Raintree County (1957)
MGM attempted to repeat the success of “Gone With the Wind” twenty years later with another all-star Civil War melodrama, “Raintree County,” starring Elizabeth Taylor and Montgomery Clift, in their second onscreen appearance after “A Place in the Sun,” in 1951..
Set on the eve of the Civil War, when Lincoln was President, Edward Dmytryk’s overlong picture (over three hours, and then recut to 166 minutes,) is technically lavish and handsomely mounted. But the narrative structure is disjointed and the direction leaves much to be desired. The rambling script is by Millard Kaufman, who adapted Ross Lockridge, Jr’s original novel.
Taylor, who received her first Best Actress Oscar nomination, plays a beautiful and seductive southern belle, in the mold of Bette Davis in “Jezebel” and Vivien Leigh in “Gone With the Wind.” She’s an “exotic” outsider from New Orleans, whose arrival in Indiana’s Raintree County affects and changes everyone’s life around her.
Clift plays an advocate of slavery abolition, whose goal is to become a dedicated teacher. Though engaged to a lovely, practical woman (Eva Marie Saint), he’s smitten by the spoiled and aristocratic Taylor. After seducing him, she traps him into marriage by claiming to be pregnant.
The couple gets married and later has a son, but tension arises due to differing political allegiances: Clift fights for the Union, while Taylor maintains loyal the South.
Clift and his Indiana friends go through years of bloody battle as foragers for the Union Army. Lee Marvin, Clift’s closest friend, is shot and dies, while he escapes carrying his boy with him.
Returning with his son to Indiana, Clift brings Taylor back home after the war, but by then she is deeply disturbed, a victim of insanity that runs in her family. Institutionalized in a mental hospital, she regresses back to her traumatic childhood. In one scene, she hysterically clutches a doll disfigured in a fire she had survived as a girl; the doll becomes a symbol of Taylor’s family ghosts and troubled past.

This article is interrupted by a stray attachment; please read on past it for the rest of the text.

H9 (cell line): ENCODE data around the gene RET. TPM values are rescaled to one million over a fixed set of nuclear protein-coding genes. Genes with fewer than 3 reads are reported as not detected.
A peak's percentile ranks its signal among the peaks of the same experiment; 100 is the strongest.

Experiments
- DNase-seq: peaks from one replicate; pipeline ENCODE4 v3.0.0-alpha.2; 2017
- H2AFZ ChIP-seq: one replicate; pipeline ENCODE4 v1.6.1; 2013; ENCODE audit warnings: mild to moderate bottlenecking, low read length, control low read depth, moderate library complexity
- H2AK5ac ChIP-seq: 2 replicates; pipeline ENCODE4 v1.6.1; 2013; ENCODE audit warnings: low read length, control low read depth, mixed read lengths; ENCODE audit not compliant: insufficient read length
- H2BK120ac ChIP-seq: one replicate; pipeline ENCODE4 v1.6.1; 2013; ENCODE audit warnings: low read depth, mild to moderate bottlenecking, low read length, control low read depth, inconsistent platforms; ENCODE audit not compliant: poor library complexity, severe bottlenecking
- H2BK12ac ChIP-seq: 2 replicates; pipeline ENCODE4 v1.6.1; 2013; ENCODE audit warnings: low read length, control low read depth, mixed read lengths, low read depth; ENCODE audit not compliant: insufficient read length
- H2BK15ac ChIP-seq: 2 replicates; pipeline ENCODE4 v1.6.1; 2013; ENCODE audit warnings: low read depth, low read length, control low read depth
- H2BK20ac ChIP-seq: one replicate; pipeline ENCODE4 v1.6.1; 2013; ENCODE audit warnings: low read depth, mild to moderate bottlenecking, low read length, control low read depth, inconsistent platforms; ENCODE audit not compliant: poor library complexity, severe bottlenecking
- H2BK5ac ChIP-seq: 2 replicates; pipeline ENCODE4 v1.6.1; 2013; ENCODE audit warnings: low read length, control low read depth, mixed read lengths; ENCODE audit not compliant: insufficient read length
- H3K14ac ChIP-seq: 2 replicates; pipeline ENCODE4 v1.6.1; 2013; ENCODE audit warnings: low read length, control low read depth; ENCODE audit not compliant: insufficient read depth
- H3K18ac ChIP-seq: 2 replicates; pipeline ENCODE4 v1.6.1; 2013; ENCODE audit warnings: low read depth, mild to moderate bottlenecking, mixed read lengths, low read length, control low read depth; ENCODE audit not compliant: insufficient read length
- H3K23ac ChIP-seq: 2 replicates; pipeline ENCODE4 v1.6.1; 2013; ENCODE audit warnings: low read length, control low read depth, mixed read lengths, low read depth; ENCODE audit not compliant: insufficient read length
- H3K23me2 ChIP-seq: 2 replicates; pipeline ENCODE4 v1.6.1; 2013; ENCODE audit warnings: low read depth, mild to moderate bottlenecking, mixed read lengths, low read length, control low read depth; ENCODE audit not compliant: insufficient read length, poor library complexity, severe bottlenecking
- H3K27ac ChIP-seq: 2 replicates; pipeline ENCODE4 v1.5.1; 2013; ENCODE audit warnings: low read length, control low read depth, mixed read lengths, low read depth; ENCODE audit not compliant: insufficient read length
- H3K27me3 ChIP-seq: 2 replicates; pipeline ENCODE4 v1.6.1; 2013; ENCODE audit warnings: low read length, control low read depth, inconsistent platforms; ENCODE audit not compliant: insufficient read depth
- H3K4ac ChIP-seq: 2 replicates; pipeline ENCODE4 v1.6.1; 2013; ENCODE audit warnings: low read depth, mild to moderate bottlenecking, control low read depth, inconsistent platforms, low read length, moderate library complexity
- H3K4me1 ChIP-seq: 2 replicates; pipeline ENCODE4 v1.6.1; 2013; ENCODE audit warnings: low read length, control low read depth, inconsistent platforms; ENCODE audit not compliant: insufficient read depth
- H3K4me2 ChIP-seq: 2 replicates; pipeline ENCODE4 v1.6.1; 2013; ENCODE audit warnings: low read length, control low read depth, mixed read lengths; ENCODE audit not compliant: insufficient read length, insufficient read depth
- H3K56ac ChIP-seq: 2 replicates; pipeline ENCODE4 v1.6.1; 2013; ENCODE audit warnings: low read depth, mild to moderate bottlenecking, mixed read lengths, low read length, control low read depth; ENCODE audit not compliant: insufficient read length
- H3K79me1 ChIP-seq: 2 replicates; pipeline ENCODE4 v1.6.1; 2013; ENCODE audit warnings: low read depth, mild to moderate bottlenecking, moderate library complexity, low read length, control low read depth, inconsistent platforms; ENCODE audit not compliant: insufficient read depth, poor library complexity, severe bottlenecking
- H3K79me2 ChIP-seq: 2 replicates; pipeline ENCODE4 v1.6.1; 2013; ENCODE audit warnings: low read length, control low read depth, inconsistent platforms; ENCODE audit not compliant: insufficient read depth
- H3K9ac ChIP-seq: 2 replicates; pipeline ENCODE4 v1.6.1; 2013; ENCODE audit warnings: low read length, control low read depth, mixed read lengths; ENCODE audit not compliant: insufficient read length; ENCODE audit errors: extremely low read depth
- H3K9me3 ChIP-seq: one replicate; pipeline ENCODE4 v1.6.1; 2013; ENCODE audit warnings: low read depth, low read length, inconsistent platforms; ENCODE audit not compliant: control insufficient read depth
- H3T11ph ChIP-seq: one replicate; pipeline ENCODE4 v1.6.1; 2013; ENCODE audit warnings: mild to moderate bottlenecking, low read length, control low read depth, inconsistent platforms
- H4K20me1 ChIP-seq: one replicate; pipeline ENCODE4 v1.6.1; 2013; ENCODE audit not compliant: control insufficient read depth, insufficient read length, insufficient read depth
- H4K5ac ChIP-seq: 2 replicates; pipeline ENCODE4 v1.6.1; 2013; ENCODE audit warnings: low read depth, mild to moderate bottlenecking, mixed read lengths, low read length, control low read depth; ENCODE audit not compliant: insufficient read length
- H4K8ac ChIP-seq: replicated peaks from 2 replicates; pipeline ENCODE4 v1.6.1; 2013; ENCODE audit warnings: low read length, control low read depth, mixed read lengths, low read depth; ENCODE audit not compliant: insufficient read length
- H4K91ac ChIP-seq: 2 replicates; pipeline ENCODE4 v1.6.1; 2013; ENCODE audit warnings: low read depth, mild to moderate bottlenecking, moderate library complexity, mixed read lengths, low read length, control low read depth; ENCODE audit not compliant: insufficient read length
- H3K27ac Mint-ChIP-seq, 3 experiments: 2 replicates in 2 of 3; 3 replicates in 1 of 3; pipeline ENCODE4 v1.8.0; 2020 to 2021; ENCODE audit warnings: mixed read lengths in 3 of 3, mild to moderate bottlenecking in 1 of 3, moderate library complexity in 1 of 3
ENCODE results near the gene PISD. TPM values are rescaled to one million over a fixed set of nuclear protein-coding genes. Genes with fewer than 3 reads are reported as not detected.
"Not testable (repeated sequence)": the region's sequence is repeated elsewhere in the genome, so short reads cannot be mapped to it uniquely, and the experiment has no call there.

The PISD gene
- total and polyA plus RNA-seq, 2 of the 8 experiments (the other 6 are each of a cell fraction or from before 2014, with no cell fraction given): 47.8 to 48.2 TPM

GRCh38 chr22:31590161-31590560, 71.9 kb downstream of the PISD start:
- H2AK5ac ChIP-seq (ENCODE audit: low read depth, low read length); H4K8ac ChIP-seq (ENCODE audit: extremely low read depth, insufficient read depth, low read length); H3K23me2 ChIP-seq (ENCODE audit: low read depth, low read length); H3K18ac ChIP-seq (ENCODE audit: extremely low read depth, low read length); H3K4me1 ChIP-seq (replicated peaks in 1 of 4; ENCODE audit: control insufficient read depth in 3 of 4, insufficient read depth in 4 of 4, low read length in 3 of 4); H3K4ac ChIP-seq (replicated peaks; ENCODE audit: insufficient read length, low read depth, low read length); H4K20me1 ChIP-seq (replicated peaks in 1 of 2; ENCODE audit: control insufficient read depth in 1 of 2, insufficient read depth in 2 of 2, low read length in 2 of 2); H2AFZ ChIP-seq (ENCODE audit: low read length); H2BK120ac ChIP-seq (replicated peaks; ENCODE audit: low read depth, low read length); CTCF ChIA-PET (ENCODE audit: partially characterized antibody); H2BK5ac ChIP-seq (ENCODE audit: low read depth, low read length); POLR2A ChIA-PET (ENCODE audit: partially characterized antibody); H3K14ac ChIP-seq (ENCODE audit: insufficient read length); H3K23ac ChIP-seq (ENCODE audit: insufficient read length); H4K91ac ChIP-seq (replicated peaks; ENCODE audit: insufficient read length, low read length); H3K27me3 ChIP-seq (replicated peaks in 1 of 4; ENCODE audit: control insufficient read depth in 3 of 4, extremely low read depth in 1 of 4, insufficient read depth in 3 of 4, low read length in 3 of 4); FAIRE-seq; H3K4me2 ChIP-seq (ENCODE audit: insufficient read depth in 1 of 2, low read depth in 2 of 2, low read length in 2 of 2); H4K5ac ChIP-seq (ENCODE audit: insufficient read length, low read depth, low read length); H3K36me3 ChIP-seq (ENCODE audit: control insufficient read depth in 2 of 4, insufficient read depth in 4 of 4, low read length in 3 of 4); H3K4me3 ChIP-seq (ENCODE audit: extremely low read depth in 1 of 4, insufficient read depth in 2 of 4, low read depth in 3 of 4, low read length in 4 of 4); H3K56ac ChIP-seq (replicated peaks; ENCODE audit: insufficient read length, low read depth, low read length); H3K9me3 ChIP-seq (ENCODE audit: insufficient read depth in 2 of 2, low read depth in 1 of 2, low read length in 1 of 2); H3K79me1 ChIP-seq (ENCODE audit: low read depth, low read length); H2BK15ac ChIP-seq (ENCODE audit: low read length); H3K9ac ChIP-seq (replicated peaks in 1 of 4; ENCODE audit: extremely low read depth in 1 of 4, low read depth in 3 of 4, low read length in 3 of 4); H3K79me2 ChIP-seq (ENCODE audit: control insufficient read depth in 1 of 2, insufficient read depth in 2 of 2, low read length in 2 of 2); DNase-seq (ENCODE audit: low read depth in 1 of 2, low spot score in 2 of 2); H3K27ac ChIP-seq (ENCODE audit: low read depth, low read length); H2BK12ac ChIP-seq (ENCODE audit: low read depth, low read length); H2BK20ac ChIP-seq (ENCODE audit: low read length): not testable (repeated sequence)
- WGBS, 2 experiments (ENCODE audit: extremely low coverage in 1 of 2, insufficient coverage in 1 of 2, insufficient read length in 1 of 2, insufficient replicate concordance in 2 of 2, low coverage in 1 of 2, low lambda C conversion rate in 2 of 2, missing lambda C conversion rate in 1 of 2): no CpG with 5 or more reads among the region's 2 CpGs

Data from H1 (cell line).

In a moment of madness, based on her belief that she bears “contaminated” African blood, Taylor grabs her boy and leads him into a fierce storm. Clift searches for them, finding the boy alive and shivering next to his mother, who had died beneath the legendary raintree Clift has been searched for all of his life. He is now a free to marry his sweetheart, who has patiently waited for him.
An expensive production, with a budget north of $6 million, “Raintree County” benefits from lush technical production values, manifest in some of the ball and battle scenes, and Taylor’s costumes, which change from scene to scene.
But ultimately the film lacks the sweep, grandeur, emotional impact, and appeal of “Gone With the Wind.” And there’s no way around the fact that Taylor basically plays an unsympathetic character, lacking the sympathy that Vivien Leigh (or Bette Davis) elicited from viewers, despite playing flawed parts.
The troubled production was beset by all kinds of problems. During the shoot, Clift, then a confirmed alcoholic, suffered from recurrent hangovers, and damaged himself seriously in a car accident that changed his looks radically (broken nose, cut lips, fractured jaws). Moreover, on location near Natchez, Taylor collapsed from hyperventilation, struggling to breathe; a week later, she suffered an attack of tachycardia.
The secondary cast includes Nigel Patrick, Lee Marvin, Rod Taylor, Agnes Moorehead, Walter Abel, Tom Drake, and DeForest Kelly.
Filmed on locations in Natchez, Danville, near Port Gibson, Louisiana, and in the swamps of Reelfort Lake, Tennessee, “Raintree County” was shot with MGM’s new Camera, 65mm process, reduced to 35mm for release prints.
“Raintree County” was the last production overseen by MGM’s head, Dore Schary. It’s noteworthy that this was Dmytryk’s first—and last–film for MGM.
Oscar Nominations: 4
Actress: Elizabeth Taylor
Art Direction/Set Decoration: William A. Horning and Urie McCleary; Edwin B. Willis and Hugh Hunt
Score: Johnny Green
Costume Design: Walter Plunkett
Oscar Awards: None
Joanne Woodward won the Best Actress Oscar for “The Three Faces of Eve,” in a contest that also included Deborah Kerr in “Heaven Knows, Mr. Allison,” Anna Magnani in “Wild Is the Wind,” and Lana Turner in “Peyton Place.”
“Sayonara” won the Art Direction Oscar. Malcolm Arnold received the Score Oscar for “The Bridge on the River Kwai.” Designer Orry-Kelly won the Costume design Oscar for George Cukor’s musical, “Les Girls.”
Leave a Reply
- Nebraska: From Alexander Payne
- Behind he Candelabra: Liberace Biopic
- Hangover Part III
- Blood Ties
- Inside Llewyn Davis: Top Coens, Cannes Highlight
- Jimmy P. (Psychotherapy of Plains Indian)
- Fast & Furious 6: Thrilling Joyride
- Angelina Jolie Double Mastectomy–Talk of Cannes Film Fest
- Bling Ring, The
- Before Midnight: Hawke and Delpie at Mid-Age
- Stories We Tell
- Great Gatsby: Luhrmann’s Jazzy Spectacle